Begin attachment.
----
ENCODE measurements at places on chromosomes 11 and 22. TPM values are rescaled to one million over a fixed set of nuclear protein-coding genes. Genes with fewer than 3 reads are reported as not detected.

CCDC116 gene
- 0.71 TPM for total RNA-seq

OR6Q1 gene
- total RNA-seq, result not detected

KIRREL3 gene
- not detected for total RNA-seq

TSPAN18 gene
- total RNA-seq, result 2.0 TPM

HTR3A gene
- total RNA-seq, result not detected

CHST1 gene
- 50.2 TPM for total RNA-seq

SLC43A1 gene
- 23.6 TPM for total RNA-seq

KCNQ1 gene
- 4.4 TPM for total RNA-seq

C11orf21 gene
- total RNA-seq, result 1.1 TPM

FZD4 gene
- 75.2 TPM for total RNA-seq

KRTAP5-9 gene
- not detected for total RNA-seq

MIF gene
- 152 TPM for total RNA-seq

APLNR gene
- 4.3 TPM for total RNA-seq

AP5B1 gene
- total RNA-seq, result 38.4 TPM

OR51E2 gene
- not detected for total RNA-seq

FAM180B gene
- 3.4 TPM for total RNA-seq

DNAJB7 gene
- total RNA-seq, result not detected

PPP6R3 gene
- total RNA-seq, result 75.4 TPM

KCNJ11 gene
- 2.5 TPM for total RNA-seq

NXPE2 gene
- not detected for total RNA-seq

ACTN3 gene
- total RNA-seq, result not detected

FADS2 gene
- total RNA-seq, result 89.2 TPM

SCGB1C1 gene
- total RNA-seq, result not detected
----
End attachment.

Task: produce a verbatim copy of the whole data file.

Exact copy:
ENCODE measurements at places on chromosomes 11 and 22. TPM values are rescaled to one million over a fixed set of nuclear protein-coding genes. Genes with fewer than 3 reads are reported as not detected.

CCDC116 gene
- 0.71 TPM for total RNA-seq

OR6Q1 gene
- total RNA-seq, result not detected

KIRREL3 gene
- not detected for total RNA-seq

TSPAN18 gene
- total RNA-seq, result 2.0 TPM

HTR3A gene
- total RNA-seq, result not detected

CHST1 gene
- 50.2 TPM for total RNA-seq

SLC43A1 gene
- 23.6 TPM for total RNA-seq

KCNQ1 gene
- 4.4 TPM for total RNA-seq

C11orf21 gene
- total RNA-seq, result 1.1 TPM

FZD4 gene
- 75.2 TPM for total RNA-seq

KRTAP5-9 gene
- not detected for total RNA-seq

MIF gene
- 152 TPM for total RNA-seq

APLNR gene
- 4.3 TPM for total RNA-seq

AP5B1 gene
- total RNA-seq, result 38.4 TPM

OR51E2 gene
- not detected for total RNA-seq

FAM180B gene
- 3.4 TPM for total RNA-seq

DNAJB7 gene
- total RNA-seq, result not detected

PPP6R3 gene
- total RNA-seq, result 75.4 TPM

KCNJ11 gene
- 2.5 TPM for total RNA-seq

NXPE2 gene
- not detected for total RNA-seq

ACTN3 gene
- total RNA-seq, result not detected

FADS2 gene
- total RNA-seq, result 89.2 TPM

SCGB1C1 gene
- total RNA-seq, result not detected